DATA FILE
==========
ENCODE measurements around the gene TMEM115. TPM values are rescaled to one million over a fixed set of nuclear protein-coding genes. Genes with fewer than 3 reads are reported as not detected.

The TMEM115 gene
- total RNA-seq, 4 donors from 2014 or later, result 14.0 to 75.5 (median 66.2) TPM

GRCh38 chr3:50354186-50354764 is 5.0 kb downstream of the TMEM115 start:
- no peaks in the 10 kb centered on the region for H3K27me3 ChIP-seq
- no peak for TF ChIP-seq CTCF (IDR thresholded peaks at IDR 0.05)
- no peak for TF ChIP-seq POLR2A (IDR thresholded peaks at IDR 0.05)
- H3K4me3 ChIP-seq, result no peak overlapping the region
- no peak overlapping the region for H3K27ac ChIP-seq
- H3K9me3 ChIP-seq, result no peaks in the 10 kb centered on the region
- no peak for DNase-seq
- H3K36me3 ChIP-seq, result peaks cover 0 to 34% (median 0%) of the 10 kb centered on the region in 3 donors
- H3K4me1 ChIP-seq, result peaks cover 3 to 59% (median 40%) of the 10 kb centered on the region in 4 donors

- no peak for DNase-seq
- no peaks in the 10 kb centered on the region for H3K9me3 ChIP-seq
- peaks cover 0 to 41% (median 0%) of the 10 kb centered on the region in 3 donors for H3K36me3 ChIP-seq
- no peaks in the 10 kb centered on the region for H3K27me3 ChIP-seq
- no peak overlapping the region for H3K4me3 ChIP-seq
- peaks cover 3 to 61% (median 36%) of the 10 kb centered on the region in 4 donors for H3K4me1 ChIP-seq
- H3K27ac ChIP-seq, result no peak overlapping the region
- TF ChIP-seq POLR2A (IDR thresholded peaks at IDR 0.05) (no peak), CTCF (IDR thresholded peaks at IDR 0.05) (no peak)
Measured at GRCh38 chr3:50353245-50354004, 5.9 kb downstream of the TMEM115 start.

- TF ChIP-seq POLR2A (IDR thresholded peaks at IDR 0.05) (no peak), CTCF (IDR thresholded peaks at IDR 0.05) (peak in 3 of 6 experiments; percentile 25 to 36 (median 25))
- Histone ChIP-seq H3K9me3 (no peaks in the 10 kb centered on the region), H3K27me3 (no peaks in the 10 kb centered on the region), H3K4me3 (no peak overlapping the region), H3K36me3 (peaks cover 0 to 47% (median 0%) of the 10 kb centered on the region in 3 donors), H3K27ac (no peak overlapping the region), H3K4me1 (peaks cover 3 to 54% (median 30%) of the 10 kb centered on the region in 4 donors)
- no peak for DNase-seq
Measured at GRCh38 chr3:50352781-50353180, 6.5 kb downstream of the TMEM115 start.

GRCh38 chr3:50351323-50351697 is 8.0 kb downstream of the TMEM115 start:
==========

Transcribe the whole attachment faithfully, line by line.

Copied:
ENCODE measurements around the gene TMEM115. TPM values are rescaled to one million over a fixed set of nuclear protein-coding genes. Genes with fewer than 3 reads are reported as not detected.

The TMEM115 gene
- total RNA-seq, 4 donors from 2014 or later, result 14.0 to 75.5 (median 66.2) TPM

GRCh38 chr3:50354186-50354764 is 5.0 kb downstream of the TMEM115 start:
- no peaks in the 10 kb centered on the region for H3K27me3 ChIP-seq
- no peak for TF ChIP-seq CTCF (IDR thresholded peaks at IDR 0.05)
- no peak for TF ChIP-seq POLR2A (IDR thresholded peaks at IDR 0.05)
- H3K4me3 ChIP-seq, result no peak overlapping the region
- no peak overlapping the region for H3K27ac ChIP-seq
- H3K9me3 ChIP-seq, result no peaks in the 10 kb centered on the region
- no peak for DNase-seq
- H3K36me3 ChIP-seq, result peaks cover 0 to 34% (median 0%) of the 10 kb centered on the region in 3 donors
- H3K4me1 ChIP-seq, result peaks cover 3 to 59% (median 40%) of the 10 kb centered on the region in 4 donors

- no peak for DNase-seq
- no peaks in the 10 kb centered on the region for H3K9me3 ChIP-seq
- peaks cover 0 to 41% (median 0%) of the 10 kb centered on the region in 3 donors for H3K36me3 ChIP-seq
- no peaks in the 10 kb centered on the region for H3K27me3 ChIP-seq
- no peak overlapping the region for H3K4me3 ChIP-seq
- peaks cover 3 to 61% (median 36%) of the 10 kb centered on the region in 4 donors for H3K4me1 ChIP-seq
- H3K27ac ChIP-seq, result no peak overlapping the region
- TF ChIP-seq POLR2A (IDR thresholded peaks at IDR 0.05) (no peak), CTCF (IDR thresholded peaks at IDR 0.05) (no peak)
Measured at GRCh38 chr3:50353245-50354004, 5.9 kb downstream of the TMEM115 start.

- TF ChIP-seq POLR2A (IDR thresholded peaks at IDR 0.05) (no peak), CTCF (IDR thresholded peaks at IDR 0.05) (peak in 3 of 6 experiments; percentile 25 to 36 (median 25))
- Histone ChIP-seq H3K9me3 (no peaks in the 10 kb centered on the region), H3K27me3 (no peaks in the 10 kb centered on the region), H3K4me3 (no peak overlapping the region), H3K36me3 (peaks cover 0 to 47% (median 0%) of the 10 kb centered on the region in 3 donors), H3K27ac (no peak overlapping the region), H3K4me1 (peaks cover 3 to 54% (median 30%) of the 10 kb centered on the region in 4 donors)
- no peak for DNase-seq
Measured at GRCh38 chr3:50352781-50353180, 6.5 kb downstream of the TMEM115 start.

GRCh38 chr3:50351323-50351697 is 8.0 kb downstream of the TMEM115 start: